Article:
Stephen Kantrowitz – Freedom Stories: African Americans and the Civil War

Friday, 2 November 2012 | buzz

Stephen Kantrowitz, Professor of History at UW-Madison

On Friday November 2, our host Jonathan Zarov spoke with Stephen Kantrowitz, who will be presenting on the panel, Freedom Stories: African Americans and the Civil War in the upcoming Wisconsin Book Festival. Stephen is Professor of History at the University of Wisconsin-Madison and author of More Than Freedom: Fighting for Black Citizenship in a White Republic, 1829-1889. The book is about African Americans in the North, he explains, “there were about a quarter of a million free black northerners, about the same amount of free black northerners as there were free black southerners, and although their population is small compared to almost four million southern slaves, their importance is outsized much larger than their numbers would suggest…partly because some of them were fugitives and represented threats to the slave system, and partly because the place where free black people sit is in this intrinsically uneasy relationship to the American Republic. They’re free, but not white, and the Republic is white, and more and more from the 1830s on towards the Civil War. The amazing thing about these people is how they leverage that position of uncertainty into political power.” Stephen explains that the free black northerners had a huge impact on the North’s position of abolishing slavery in the South. He also explains how black northerners built huge networks, via newspapers, travelers, and free masons to “link together the forces of freedom.”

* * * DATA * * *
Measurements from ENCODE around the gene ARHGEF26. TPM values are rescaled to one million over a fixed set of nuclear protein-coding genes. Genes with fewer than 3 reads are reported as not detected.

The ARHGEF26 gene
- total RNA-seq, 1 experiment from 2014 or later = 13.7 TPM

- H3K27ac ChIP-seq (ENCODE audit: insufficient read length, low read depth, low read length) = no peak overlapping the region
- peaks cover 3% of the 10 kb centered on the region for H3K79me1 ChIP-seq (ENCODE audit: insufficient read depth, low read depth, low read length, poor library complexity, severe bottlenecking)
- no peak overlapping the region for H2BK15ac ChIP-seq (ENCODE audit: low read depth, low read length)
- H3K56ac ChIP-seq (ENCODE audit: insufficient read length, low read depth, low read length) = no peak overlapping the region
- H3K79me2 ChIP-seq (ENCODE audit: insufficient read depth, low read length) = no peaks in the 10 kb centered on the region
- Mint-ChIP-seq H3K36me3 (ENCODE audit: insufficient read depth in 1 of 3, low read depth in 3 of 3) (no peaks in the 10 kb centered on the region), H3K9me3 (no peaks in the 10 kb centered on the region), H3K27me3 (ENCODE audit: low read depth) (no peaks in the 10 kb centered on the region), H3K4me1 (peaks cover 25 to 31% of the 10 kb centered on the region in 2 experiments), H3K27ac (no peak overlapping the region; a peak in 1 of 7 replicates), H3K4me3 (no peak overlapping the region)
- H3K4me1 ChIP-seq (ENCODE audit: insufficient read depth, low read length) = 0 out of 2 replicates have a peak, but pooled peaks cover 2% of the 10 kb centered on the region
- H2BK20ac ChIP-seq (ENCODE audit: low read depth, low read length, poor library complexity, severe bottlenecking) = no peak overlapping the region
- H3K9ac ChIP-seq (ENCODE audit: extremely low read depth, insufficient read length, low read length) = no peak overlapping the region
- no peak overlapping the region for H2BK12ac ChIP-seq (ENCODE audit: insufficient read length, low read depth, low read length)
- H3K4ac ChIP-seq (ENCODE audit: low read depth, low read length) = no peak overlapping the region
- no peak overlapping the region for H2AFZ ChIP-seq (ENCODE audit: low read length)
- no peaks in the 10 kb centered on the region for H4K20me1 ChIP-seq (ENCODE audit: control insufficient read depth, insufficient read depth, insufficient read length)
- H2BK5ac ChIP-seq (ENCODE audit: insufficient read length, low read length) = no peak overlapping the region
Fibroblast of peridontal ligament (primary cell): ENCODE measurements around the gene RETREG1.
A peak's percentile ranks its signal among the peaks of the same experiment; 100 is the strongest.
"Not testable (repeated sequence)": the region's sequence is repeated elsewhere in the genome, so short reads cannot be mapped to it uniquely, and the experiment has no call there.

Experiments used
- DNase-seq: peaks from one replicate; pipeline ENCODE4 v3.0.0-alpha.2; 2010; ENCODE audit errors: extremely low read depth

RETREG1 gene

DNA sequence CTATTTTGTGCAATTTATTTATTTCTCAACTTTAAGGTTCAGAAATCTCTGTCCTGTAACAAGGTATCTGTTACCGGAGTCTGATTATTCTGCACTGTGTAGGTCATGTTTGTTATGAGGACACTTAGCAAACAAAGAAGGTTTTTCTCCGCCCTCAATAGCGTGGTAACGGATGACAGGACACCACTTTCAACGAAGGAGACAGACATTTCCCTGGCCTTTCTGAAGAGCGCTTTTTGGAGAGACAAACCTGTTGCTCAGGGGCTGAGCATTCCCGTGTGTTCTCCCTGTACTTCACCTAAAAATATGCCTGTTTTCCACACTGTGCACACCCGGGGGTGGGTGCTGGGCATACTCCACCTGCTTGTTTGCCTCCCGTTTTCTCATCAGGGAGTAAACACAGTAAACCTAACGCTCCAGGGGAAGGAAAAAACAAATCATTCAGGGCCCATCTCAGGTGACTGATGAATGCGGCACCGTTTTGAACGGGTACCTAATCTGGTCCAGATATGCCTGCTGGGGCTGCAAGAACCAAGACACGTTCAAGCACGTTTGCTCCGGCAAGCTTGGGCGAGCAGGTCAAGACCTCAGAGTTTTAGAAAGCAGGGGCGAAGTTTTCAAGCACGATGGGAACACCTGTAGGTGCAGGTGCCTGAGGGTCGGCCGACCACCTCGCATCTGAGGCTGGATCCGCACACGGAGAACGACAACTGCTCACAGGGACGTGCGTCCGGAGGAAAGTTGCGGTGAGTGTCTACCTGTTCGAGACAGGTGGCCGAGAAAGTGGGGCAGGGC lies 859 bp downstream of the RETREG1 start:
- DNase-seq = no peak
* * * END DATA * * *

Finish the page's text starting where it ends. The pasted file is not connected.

Stephen will be presenting on a panel along with David Cecelski, whose book speaks about the life of a young slave rebel. David’s book, The Fire of Freedom: Abraham Galloway and the Slaves’ Civil War, “represents the other social movement of the era, the social movement of the slaves themselves.” Stephen explains that it was the combined movement led by both the black southerners and the black northerners, together, that turned the Civil War into a war of emancipation.


Thursday Nov 8 at 7:30 PM

Wisconsin Studio at the Overture Center

Visit for more information.


Listen to the entire interview here:

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